WEAC leads in lobbying spending

CREATED Aug 12, 2011

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MADISON, Wis. (AP) -- The statewide teachers union led in spending on lobbying state lawmakers even before this year's fight over collective bargaining rights.

The Wisconsin Education Association Council spent $2.5 million on lobbying in 2009 and 2010, years when Democrats were in control of all of state government, a report released Thursday by the Government Accountability Board showed.

WEAC is always one of the top spending lobbyists in the Capitol and they took a central role this year fighting Gov. Scott Walker's plan curbing public employee union rights, including teachers.

Back in 2009, when Democrat Jim Doyle was governor and Democrats controlled the Senate and Assembly, WEAC wasn't helping to organize massive protests but it was a regular presence in the Capitol.

Much of its lobbying in 2009 was in support of removing caps on raises for teachers during contract negotiations, a move supported by Doyle and approved by the Legislature.

But this year Walker and Republicans passed a bill taking away teachers' collective bargaining rights, except over wages that are no greater than inflation.

More than a third of WEAC's lobbying over that two-year period was during the six months in 2009 when the budget was under consideration. All told, WEAC spent 12,364 hours lobbying, which averages to 17 hours a day every day for two years.

WEAC spokeswoman Christina Brey said the union fought hard over those two years on a variety of school quality issues, including accountability for voucher schools, and a measure giving the state superintendent more powers.

A report that would show WEAC and other lobbyists' activity in the first six months of this year when the collective bargaining fight was raging should be released by the GAB soon, spokesman Reid Magney said.

The report shows that 782 organizations employed lobbyists during the two-year legislative session. Lobbyists collectively spent 482,745 hours and $65.4 million twisting the arms of lawmakers. That's an average of nearly $500,000 and 3,700 hours lobbying each of the 132 state lawmakers.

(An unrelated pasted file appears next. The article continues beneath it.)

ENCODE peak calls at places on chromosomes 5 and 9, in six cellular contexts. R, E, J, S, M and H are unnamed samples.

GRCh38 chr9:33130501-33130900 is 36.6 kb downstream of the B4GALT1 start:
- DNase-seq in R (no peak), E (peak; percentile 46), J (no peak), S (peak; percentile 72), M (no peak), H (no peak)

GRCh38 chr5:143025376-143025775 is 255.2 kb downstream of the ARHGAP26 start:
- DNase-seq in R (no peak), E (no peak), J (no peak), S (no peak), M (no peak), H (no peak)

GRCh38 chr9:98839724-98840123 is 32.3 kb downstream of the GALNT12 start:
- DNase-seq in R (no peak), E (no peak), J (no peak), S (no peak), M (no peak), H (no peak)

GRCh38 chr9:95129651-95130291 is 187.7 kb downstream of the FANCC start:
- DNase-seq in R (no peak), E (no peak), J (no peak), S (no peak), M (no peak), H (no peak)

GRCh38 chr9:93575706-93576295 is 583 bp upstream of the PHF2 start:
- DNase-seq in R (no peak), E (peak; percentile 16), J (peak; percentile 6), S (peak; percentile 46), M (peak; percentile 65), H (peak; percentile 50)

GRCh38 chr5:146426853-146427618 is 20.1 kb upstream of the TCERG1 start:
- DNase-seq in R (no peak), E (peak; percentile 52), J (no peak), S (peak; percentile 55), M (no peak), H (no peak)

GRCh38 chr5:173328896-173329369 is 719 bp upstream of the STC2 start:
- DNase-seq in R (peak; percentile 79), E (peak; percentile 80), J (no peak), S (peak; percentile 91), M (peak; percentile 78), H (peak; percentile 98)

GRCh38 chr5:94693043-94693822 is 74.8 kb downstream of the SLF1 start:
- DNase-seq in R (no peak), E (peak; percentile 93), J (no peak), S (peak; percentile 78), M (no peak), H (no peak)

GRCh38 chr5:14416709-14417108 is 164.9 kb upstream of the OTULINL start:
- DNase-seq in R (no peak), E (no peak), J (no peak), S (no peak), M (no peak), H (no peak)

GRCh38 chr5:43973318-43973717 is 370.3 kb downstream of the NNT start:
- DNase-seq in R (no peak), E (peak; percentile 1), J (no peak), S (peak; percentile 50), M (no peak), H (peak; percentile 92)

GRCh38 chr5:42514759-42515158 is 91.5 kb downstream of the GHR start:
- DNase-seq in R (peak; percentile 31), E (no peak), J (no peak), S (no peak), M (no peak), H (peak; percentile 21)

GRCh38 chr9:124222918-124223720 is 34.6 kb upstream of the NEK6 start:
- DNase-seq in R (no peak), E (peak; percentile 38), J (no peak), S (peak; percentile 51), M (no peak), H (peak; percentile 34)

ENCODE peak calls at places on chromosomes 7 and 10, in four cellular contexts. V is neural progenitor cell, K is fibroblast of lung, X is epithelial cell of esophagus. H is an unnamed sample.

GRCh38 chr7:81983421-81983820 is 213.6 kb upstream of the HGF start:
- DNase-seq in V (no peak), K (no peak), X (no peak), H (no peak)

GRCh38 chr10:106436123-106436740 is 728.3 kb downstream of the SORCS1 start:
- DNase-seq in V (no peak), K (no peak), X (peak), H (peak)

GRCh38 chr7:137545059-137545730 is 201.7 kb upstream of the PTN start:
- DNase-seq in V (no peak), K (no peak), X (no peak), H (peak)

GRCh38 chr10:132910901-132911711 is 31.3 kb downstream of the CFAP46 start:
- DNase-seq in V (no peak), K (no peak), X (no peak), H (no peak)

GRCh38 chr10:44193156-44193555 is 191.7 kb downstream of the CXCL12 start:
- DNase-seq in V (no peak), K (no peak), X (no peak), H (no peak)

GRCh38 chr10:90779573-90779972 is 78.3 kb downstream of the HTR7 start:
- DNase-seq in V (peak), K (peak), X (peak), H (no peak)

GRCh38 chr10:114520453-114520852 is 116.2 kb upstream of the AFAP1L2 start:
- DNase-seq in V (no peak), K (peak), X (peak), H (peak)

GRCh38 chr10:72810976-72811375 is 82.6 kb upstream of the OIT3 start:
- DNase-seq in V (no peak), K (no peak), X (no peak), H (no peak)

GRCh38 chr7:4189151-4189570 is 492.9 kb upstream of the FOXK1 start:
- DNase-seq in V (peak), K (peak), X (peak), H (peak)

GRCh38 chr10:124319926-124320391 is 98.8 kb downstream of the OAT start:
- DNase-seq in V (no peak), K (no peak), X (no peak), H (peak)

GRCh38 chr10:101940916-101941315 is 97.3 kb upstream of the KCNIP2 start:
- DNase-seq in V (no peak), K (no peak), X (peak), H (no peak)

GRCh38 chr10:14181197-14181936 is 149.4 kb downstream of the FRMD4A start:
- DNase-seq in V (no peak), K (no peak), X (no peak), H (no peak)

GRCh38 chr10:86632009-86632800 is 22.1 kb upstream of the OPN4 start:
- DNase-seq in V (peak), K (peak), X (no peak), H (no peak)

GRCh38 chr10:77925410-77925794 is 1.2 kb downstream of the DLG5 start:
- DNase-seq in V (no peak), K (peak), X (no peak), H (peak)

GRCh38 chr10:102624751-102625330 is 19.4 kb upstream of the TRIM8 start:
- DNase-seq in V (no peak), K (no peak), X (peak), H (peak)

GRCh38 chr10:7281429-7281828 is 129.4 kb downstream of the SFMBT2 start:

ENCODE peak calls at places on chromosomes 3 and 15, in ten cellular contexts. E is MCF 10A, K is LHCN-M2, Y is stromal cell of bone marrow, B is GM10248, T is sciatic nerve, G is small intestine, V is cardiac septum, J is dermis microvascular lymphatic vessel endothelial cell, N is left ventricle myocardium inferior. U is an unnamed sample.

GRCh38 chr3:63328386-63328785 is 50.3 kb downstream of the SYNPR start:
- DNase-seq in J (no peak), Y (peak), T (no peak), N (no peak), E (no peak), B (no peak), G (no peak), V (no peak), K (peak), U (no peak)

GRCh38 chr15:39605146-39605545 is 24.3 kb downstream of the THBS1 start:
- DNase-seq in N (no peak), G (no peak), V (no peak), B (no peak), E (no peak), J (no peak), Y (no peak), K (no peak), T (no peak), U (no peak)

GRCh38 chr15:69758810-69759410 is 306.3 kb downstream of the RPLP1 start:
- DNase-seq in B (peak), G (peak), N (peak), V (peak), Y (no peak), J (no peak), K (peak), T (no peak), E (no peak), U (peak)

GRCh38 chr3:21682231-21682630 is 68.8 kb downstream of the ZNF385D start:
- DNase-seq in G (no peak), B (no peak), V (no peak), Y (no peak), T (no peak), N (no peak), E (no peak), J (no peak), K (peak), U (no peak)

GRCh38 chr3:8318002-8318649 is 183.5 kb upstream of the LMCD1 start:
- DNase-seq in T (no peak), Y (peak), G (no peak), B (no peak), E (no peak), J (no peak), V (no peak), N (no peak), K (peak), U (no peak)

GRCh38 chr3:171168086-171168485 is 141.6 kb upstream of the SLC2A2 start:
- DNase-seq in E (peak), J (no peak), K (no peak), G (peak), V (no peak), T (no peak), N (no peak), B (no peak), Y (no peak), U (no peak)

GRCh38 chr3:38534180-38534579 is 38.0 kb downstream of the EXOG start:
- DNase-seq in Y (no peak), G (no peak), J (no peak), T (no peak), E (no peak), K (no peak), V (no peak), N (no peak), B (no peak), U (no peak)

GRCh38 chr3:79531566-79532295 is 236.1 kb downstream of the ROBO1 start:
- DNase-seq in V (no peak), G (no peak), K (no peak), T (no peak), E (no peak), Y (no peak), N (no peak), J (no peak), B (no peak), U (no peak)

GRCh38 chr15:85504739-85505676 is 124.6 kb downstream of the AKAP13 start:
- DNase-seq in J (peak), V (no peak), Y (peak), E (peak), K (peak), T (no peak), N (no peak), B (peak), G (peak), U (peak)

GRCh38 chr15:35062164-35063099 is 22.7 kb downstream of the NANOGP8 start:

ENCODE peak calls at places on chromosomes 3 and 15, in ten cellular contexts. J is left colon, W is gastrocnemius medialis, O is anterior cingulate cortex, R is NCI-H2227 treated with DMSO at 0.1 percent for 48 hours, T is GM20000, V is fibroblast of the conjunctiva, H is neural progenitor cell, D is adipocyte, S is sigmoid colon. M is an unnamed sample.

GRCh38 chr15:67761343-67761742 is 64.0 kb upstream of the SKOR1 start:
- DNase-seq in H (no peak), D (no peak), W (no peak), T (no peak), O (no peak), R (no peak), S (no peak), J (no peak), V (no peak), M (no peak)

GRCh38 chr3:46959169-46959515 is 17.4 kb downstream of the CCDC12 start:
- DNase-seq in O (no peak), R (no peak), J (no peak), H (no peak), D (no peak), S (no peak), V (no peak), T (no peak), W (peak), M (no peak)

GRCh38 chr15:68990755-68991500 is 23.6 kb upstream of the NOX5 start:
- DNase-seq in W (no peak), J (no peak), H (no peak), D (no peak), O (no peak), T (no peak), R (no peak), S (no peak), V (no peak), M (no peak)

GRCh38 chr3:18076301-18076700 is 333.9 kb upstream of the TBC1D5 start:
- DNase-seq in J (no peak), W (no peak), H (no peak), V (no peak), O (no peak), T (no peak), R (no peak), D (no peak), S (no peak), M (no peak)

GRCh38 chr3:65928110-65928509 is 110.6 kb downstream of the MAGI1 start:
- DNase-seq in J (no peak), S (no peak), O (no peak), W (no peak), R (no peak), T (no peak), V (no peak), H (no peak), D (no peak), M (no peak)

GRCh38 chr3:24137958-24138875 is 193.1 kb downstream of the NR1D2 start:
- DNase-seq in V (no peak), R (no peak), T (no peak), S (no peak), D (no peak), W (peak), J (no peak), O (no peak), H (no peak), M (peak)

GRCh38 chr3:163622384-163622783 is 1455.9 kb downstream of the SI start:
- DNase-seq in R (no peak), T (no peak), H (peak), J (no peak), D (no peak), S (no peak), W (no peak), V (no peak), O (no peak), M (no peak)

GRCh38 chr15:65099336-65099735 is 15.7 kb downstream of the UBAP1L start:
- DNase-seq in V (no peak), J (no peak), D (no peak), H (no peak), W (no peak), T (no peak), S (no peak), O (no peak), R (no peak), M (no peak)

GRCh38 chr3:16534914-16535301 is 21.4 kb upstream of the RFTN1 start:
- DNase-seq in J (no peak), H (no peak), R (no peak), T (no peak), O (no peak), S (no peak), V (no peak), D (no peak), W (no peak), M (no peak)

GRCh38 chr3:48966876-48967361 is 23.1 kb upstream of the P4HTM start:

Both the hours spent on lobbying and the amount was up from the previous session in 2007 and 2008, when it was 477,368 hours and $62 million.

The numbers came as no surprise to Jay Heck, director of the Wisconsin chapter of the government watchdog group Common Cause.

"Lobbying is a bigger and bigger business in Wisconsin every year. As the state budget gets larger, there's more money at stake and the number of lobbyists increases, Heck said. "It's overwhelming force and that's what's used now in lobbying."

The Forest County Potawatomi spent the second most on lobbying at $2 million, followed by the Wisconsin Insurance Alliance at $1 million and nearly $1 million by tobacco company Altria Client Services, Inc.

The Wisconsin Insurance Alliance was working against budget proposals related to car insurance and liability that were approved by the Democrats but removed this year when Republicans took control. Altria worked in vain to stop a 75-cent-per-pack cigarette tax increase.

The Potawatomi was involved in a number of bills, including a climate change measure that was the most heavily lobbied proposal over those two years. The bill, backed by Doyle and environmentalists and in the works for years, did not pass under opposition from some in the business community who feared it would lead to higher utility rates.

The next most lobbied was a bill taking away the governor's ability to appoint the secretary of the Department of Natural Resources.

(Copyright 2011 by The Associated Press.  All Rights Reserved.)